Some key points: Your “big idea” must define a unique point of view and the stakes. You must also define who your audience is when they walk in the room, and how you want them to be when they leave. The audience is the hero, not you. Make your time so valuable that people feel they have spent time with a mentor. Include a “STAR” moment: Something They Always Remember. Always take less time than you are given.
My favourite line: “Designing a presentation without the audience in mind is like writing a love letter and addressing it ‘to whom it may concern’.”
Sam Harrison: Selling your ideas
As a presenter, it’s up to you to make sure your message is received and understood.
Some takeaways: When selling an idea, you’re really selling value, how it will solve a problem. Selling is a transfer of enthusiasm. Be passionate about your idea and convey that passion.
Five pitching secrets: (1) Have one theme you can sum up in one or two sentences. (2) Have a strong start that gets attention. (3) Use simple language, no jargon. (4) Paint pictures of your idea as reality, using words, images, personal stories. (5) Add drama; think of Steve Jobs drawing the MacBook Air out of a manila envelope.
Favourite lines: “It’s like sitting on a pig and praying for a ham sandwich.” “If they birthed it, they can’t kill it.”
Shel Holtz, ABC: Your company must become a media company
You don’t exist if you aren’t discoverable online, Shel told the group.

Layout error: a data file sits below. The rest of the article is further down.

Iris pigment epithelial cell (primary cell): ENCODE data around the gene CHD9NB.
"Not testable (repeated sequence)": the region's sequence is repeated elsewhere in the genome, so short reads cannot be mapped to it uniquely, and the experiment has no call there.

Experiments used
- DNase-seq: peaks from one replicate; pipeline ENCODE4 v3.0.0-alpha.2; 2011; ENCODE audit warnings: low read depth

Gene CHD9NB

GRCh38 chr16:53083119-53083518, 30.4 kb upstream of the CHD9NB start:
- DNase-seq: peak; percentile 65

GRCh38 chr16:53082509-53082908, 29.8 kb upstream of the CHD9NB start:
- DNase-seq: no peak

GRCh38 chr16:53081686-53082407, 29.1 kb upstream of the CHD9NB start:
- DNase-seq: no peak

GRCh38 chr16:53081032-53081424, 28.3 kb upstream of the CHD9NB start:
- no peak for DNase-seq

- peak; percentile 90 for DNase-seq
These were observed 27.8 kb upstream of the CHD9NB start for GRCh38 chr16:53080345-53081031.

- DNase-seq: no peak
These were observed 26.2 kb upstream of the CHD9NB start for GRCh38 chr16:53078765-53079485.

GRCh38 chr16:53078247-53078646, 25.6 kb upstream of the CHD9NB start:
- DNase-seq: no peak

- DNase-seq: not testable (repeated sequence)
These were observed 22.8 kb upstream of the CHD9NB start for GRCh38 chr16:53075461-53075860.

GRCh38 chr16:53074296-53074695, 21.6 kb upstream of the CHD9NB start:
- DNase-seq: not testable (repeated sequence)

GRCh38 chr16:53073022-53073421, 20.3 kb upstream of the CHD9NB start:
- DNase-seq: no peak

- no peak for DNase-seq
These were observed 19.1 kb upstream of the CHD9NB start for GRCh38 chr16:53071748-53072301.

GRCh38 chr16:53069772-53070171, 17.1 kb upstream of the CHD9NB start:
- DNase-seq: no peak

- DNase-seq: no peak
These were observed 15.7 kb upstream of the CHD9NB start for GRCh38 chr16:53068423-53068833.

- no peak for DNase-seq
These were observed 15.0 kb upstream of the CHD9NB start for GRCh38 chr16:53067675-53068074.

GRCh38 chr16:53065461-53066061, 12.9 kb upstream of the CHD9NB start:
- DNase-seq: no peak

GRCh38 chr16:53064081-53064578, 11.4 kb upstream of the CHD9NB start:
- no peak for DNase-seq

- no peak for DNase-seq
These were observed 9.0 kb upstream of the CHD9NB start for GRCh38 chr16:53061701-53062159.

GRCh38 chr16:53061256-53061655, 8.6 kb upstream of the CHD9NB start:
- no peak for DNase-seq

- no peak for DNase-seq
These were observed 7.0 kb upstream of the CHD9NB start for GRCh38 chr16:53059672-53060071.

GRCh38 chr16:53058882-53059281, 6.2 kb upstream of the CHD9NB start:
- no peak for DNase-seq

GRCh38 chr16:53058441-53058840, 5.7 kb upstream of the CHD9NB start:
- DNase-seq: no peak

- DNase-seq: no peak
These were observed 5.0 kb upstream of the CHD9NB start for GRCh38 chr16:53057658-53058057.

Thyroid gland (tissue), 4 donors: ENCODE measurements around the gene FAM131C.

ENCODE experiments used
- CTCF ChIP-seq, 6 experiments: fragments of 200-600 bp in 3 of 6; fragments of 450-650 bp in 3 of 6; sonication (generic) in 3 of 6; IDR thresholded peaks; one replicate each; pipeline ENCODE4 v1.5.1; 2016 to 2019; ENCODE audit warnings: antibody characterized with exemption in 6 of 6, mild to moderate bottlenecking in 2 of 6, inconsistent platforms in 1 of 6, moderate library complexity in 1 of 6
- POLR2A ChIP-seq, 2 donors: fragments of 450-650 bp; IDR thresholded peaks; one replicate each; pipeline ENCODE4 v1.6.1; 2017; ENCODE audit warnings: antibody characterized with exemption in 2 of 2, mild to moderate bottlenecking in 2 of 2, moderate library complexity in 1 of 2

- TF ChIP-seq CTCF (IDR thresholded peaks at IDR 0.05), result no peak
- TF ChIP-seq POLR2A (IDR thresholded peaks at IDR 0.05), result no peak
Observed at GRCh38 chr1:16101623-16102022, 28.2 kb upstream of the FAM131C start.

Some tips: Companies must go beyond sending out news releases and annual reports, by using their web sites to tell stories, answer questions, entertain consumers. We must become adept at
(1) Video: It doesn’t have to be stellar quality, aim for “good enough.” Home Depot has done a great job of becoming a trusted guide by issuing “how to” videos.
(2) Audio: Issue a monthly podcast aimed at existing customers. Get consumers to submit questions via Twitter and answer them.
(3) Print: Target key partners and customers. Reinforce key messages. Repurpose content, such as turning articles into blog posts.
(4) Graphics and infographics: A great example is a simple “decision tree” helping consumers figure out what to do with old electronics.
(5) Media portal: Help people find all your content in one place, broken out by content or categories of products.
(6) Sharing: Encourage journalists, bloggers, customers to use your material.
(7) Being open to engagement: The public increasingly expects to be able to like, rate, comment and review your company and your products or services. Negative comments just add to your credibility.
(8) Transmedia storytelling: Use the appropriate channel to tell the story; you don’t have to answer a text question with text when a video might better demonstrate the answer.
(9) Mobile strategy: It’s not just does your web site look good from a cellphone, but what are people looking for from you when they are in a car or on the street? Help them easily do what they’re looking to do, such as book a hotel room or find sports scores.
(10) Curated content as media: Identify, collect, document, give context, display and share links.
Attending a conference like this may take a bit of budgeting and juggling, of both home and work responsibilities, but as you can see, it’s a great way to re-energize yourself.